California also has the largest number of diesel passenger cars — some 50,000 of them, said Dave Clegern, a spokesman for the state’s air resources board, which regulates air quality in the state. Regulation has helped, Mr. Clegern said, but “we still have a significant problem.” Regulations are developed with automakers at the table, he said, and “in order to do that, you have to have a level of trust.” Regarding the Volkswagen deception, he said, “This kind of thing is, to say the least, absolutely no help.”

The potential damage of technologies like the “defeat device” that allowed Volkswagen to evade pollution rules since late 2008 is substantial. Volkswagen diesel cars represent fewer than 1 percent of cars on the road in the United States. But if every car — gasoline, diesel and electric hybrid — exceeded the legal limits by a similar amount, the consequences for air pollution and human health would be significant.

“Beijing comes to mind,” said Paul Billings, a senior vice president at the American Lung Association.

To estimate the harm in the United States, we used two different scientific models for the effects of nitrogen oxide pollution on human health.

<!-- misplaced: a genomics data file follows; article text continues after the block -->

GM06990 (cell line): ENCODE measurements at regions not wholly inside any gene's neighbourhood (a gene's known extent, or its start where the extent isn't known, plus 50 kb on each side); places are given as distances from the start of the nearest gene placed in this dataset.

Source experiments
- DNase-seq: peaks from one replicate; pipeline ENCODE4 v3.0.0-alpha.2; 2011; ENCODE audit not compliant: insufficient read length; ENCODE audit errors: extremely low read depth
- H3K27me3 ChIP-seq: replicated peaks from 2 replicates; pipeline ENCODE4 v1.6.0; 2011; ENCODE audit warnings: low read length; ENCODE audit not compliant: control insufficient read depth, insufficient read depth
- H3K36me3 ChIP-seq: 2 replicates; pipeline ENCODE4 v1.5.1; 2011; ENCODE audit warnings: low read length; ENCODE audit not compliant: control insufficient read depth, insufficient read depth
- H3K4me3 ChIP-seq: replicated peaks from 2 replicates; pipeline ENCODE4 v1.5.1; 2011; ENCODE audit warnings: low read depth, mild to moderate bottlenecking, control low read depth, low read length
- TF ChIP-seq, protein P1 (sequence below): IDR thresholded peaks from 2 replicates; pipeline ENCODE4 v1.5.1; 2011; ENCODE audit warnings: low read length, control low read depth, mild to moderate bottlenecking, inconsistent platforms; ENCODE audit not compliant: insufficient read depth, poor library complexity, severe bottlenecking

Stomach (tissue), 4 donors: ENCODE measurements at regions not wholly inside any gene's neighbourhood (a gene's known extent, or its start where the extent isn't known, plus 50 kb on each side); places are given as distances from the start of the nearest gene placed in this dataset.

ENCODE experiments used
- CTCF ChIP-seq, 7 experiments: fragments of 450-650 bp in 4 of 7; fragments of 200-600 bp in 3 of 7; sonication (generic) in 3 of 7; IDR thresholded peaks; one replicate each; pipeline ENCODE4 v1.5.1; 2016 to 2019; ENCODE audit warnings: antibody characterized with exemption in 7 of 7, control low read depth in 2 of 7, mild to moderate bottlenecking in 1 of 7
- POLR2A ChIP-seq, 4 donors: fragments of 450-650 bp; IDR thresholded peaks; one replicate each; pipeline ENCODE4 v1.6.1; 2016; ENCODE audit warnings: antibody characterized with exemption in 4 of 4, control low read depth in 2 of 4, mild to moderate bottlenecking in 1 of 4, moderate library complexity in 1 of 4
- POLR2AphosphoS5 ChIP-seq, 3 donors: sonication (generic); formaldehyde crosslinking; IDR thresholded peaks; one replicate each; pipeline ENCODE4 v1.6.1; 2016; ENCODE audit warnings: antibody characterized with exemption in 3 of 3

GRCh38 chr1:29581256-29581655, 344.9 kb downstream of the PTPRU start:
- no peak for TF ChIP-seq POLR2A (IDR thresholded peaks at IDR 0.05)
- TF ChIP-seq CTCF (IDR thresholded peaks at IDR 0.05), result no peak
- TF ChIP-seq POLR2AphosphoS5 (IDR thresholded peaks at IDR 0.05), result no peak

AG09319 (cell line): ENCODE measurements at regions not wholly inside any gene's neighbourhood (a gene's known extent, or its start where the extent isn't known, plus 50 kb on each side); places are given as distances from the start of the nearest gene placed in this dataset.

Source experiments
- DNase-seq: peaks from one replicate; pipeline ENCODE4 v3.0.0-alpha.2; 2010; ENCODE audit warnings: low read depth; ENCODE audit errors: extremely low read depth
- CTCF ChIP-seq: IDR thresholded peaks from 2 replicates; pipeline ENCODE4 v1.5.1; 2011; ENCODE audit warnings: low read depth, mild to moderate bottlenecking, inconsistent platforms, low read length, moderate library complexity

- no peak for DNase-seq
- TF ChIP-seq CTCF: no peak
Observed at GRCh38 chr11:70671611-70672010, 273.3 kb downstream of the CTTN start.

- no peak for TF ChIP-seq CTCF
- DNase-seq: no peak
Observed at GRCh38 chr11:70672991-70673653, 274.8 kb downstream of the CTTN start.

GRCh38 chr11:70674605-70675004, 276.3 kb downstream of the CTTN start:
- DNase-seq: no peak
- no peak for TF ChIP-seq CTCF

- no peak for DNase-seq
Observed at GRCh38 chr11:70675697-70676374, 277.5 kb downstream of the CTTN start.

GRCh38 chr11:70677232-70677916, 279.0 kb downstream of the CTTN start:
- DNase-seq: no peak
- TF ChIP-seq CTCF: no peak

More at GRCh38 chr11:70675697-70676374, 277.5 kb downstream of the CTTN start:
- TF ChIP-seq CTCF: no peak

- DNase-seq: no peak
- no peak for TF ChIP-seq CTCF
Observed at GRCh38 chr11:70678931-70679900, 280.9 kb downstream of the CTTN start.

One comes from a sort of natural experiment, when new regulations on power plant pollution caused some counties, but not others, to cut back on nitrogen oxide pollution. The counties subject to regulation reduced their nitrogen oxides emissions by 350 tons a year.

A team of three researchers — Olivier Deschenes, Joseph S. Shapiro and Michael Greenstone — looked at the mortality rates and medical spending before and after the change. In a working paper, they found the reduced pollution was responsible for about five fewer deaths for every 100,000 people in the affected counties each year, as well as for a decrease in spending on prescription drugs. Most of the seemingly excess deaths in the higher pollution regions occurred among older Americans, though other health issues affected the young as well as the old.